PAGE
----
Everything you did



Chinese music under banyan trees…


Beijing official: “We are spreading toilet culture. People can listen to gentle music and watch TV. After they use the bathroom they will be very happy.” Read more.

Laughing in the frozen rain

Pics from a rainy Independence Day. The big fireworks were canceled, so we had to make do. All photos taken by cell phone.


Dave & Shellye

Rob Gouge

Let there be fire …

… and rain …

… and sleep

I can see by what you carry …


Here’s how to tell if you’re gay. Not that there’s anything wrong with that.

Pretzel logic


Things I learned today:

* Don’t panic.
* Avoid doing anything stupid or illegal.
* Driving to work is a process.
* If you get a paper cut, you must fill out an accident report form.
* If the building is on fire and you’re asked to evacuate, don’t smoke.
Bonus vocabulary: To Onboard

I hear you’re leaving, that’s OK

Mike Daly, Connecticut Post managing editor

For anyone who doesn’t know, today is my last day at the Connecticut Post. It’s a bittersweet departure, as I’ve been there about a decade and have come to think of it as home.

I remember my first day here. It was 1994. I was in my last year of j-school and I had snagged an internship on the business desk. I showed up in a pressed white shirt, tie, a pair of jeans and some Docksiders. I felt pretty spiffy and was still getting myself settled when the editor, Rick Sayers (who in those days looked a lot like Uncle Pennybags from Monopoly) walked up to me.

“Mr. Crowder,” he said, “we don’t wear dungarees at the Connecticut Post.”

He walked off, leaving the words to resonate in my head. Since then, I never again wore dungarees to work, even when I got stuck working on weekends or holidays.

Today, I wore dungarees to work. I enjoy the symmetry of that.

Now I start a new career, working as a communications specialist (i.e., public relations) for the local utility. It’s daunting to set out in a new career path, and a little ironic, since for most of my career I’ve seen PR folks as sellouts or professional adversaries. (I’ve accused many an exiting journo of “crossing over to the Dark Side“; those words have since come back to haunt me.)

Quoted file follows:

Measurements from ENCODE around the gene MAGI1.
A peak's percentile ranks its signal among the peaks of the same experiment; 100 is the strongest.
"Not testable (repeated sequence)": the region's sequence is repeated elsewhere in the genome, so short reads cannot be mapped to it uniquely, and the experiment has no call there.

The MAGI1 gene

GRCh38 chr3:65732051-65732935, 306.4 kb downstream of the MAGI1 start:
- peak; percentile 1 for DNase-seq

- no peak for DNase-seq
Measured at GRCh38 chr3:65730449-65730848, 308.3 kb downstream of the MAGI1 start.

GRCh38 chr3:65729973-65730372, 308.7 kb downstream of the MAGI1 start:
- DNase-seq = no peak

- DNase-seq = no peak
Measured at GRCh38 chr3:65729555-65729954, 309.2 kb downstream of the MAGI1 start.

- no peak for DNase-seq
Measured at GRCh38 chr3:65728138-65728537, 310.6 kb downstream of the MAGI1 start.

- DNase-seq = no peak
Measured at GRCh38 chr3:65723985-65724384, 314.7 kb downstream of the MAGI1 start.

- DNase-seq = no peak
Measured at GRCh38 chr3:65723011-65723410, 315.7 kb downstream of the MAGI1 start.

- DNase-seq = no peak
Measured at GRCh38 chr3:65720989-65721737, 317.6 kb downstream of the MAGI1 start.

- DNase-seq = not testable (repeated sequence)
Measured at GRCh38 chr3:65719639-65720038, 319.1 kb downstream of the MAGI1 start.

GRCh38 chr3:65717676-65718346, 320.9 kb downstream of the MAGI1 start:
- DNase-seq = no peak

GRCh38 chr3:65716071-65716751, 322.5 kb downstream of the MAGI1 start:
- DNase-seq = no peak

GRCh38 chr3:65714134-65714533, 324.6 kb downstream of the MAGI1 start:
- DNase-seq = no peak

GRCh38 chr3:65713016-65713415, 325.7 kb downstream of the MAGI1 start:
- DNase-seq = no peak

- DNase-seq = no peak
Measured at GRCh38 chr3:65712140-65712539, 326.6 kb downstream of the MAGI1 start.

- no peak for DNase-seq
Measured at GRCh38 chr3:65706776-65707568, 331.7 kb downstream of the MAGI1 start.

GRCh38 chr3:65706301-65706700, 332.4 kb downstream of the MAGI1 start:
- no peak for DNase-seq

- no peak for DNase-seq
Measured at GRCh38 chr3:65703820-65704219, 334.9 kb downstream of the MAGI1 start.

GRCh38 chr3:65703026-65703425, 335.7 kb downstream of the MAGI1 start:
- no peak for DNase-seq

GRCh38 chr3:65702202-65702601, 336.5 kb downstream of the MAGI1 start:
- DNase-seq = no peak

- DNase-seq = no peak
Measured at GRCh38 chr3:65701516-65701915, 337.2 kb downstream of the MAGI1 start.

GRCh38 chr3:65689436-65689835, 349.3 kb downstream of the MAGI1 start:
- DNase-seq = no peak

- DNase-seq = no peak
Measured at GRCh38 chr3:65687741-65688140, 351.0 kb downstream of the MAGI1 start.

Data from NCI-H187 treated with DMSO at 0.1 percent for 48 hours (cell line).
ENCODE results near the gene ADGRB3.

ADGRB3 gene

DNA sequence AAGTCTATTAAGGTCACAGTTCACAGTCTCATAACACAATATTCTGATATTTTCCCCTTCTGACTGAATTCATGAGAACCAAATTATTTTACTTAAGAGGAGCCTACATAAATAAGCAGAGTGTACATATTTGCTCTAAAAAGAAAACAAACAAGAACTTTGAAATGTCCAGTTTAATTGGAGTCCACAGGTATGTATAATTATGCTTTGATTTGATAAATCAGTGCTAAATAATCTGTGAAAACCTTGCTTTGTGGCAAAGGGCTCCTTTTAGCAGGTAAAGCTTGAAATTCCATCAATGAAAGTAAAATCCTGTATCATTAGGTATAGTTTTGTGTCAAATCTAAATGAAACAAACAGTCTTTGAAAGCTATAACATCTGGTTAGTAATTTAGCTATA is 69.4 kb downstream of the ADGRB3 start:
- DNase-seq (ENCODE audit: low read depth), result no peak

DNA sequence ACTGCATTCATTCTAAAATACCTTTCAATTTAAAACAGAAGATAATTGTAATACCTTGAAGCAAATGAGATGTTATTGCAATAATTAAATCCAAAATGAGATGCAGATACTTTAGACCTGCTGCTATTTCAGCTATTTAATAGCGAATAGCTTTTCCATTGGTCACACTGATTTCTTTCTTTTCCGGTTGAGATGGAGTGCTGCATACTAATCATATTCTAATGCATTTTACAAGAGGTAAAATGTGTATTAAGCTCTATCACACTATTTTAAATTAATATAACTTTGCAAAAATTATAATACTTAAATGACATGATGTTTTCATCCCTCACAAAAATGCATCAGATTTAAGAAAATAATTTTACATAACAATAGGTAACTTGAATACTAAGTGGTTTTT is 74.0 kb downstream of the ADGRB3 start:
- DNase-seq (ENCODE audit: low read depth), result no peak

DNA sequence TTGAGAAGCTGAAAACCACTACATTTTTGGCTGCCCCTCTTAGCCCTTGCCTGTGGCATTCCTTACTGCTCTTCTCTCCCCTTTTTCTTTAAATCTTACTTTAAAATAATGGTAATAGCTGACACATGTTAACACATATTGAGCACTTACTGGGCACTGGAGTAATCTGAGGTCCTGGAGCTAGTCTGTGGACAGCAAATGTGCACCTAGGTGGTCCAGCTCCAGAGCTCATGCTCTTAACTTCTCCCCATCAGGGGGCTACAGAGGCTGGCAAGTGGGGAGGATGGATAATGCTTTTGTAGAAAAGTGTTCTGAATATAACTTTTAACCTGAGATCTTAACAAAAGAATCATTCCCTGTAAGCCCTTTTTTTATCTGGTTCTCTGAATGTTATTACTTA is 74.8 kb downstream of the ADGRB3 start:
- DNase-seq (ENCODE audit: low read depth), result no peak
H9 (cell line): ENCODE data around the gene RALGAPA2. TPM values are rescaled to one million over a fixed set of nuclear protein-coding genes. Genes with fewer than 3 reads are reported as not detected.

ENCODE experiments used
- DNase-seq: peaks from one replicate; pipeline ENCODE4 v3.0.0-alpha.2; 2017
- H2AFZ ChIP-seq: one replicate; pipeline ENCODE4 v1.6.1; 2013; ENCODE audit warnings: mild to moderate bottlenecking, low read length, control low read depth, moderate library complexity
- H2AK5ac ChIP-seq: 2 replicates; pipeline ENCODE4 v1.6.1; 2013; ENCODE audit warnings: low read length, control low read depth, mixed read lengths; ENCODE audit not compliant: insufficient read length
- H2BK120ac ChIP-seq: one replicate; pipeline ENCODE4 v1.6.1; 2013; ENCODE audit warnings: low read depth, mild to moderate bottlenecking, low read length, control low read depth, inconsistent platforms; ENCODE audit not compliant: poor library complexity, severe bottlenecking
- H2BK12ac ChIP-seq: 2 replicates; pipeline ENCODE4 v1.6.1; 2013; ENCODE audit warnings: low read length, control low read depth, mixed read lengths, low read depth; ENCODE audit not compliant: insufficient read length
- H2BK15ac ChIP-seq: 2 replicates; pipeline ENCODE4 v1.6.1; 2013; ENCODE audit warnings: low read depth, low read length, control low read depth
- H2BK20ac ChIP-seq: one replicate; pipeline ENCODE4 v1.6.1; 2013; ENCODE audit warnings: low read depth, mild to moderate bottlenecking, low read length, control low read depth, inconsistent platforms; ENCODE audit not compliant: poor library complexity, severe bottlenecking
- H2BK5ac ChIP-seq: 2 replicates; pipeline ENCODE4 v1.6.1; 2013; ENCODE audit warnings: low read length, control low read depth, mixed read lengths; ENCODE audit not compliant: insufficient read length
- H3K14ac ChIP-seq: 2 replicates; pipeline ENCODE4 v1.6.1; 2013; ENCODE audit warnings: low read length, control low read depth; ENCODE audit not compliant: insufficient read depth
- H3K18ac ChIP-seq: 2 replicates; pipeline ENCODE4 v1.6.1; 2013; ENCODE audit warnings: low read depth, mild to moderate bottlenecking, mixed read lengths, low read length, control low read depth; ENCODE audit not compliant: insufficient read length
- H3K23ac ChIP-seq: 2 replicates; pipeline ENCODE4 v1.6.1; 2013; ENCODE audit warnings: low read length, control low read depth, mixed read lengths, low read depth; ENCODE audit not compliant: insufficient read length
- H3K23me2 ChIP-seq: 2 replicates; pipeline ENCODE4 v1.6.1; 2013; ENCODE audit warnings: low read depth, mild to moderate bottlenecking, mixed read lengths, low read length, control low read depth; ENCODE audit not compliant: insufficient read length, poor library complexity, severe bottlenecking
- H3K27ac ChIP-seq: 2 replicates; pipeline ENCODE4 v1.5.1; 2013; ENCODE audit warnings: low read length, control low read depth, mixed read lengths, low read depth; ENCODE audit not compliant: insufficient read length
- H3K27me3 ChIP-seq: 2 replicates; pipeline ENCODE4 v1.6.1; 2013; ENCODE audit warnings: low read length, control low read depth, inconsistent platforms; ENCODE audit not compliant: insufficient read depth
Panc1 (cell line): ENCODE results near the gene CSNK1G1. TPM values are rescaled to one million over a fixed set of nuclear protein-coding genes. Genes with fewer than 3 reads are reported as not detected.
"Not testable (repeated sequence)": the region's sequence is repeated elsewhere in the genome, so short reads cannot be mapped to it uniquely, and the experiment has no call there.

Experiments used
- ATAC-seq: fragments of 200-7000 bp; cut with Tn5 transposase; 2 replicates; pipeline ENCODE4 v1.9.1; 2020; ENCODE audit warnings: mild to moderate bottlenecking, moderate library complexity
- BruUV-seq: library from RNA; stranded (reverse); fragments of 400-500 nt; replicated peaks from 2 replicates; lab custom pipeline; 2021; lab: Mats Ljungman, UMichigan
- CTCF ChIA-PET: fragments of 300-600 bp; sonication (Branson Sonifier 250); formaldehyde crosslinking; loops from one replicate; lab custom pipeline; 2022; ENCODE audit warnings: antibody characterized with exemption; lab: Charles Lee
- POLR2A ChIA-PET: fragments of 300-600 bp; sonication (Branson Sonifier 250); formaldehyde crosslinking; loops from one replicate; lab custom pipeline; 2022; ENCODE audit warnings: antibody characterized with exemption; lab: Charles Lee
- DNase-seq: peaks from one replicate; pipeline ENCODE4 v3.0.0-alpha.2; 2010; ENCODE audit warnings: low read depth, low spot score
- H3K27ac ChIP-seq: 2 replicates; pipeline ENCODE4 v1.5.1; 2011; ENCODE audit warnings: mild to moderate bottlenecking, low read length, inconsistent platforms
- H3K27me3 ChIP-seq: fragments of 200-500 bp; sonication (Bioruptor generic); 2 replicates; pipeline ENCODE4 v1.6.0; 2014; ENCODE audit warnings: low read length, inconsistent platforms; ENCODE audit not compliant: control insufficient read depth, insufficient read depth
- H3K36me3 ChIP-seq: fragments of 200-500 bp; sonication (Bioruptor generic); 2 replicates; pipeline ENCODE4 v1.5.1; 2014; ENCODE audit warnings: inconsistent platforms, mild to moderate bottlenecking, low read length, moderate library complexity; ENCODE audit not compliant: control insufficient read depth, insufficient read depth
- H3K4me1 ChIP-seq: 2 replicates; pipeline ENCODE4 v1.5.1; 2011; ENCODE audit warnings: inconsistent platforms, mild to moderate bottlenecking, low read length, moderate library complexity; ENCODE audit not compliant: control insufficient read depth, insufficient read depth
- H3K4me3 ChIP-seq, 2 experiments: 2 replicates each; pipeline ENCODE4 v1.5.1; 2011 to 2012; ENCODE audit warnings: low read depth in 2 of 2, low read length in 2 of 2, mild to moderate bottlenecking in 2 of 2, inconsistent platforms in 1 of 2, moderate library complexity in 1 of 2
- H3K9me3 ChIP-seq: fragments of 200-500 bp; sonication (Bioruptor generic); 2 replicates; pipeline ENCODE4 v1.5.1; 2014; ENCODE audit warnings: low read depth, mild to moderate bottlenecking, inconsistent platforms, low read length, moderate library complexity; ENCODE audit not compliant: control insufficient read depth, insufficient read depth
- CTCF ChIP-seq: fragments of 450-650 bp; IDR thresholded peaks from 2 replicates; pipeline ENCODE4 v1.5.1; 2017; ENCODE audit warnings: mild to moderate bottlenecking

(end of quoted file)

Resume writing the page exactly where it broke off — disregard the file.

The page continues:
You can bet that I won’t wear dungarees on my first day, which is Monday.

My conception of career has never been a straight line to a specific goal, but rather a meandering garden path replete with forks, bumps and the occasional rake threatening to rear up and whack you in the face if you step on it.

I never set out to be a journalist. I took one journalism course during my first attempt at college. When I decided to take a second stab at higher education, I went to an enrollment fair at the local state university and, having decided that I’m a pretty good writer and don’t mind reading, I filled out the enrollment form for would-be English majors.

I was on my way back to the English department booth when I spotted the much smaller booth maintained by journalism department.

“You know?” I said to myself. “That just seems so much more practical.”

I crumpled up the piece of paper in my hand and never looked back.

Until now.

Any major dude with half a heart …


“It is foolish to tear one’s hair in grief, as though sorrow would be made less by baldness.” Cicero

“If at first you don’t succeed, destroy all evidence that you tried.” Stephen Wright

“I am not discouraged because every wrong attempt discarded is another step forward.” Thomas Edison

“If you’re going through hell, keep going.” Winston Churchill

“Have you ever seen a squonk’s tears? Well look at mine. The people on the streets have all seen better times. Any major dude with half a heart surely would tell you, my friend.” Steely Dan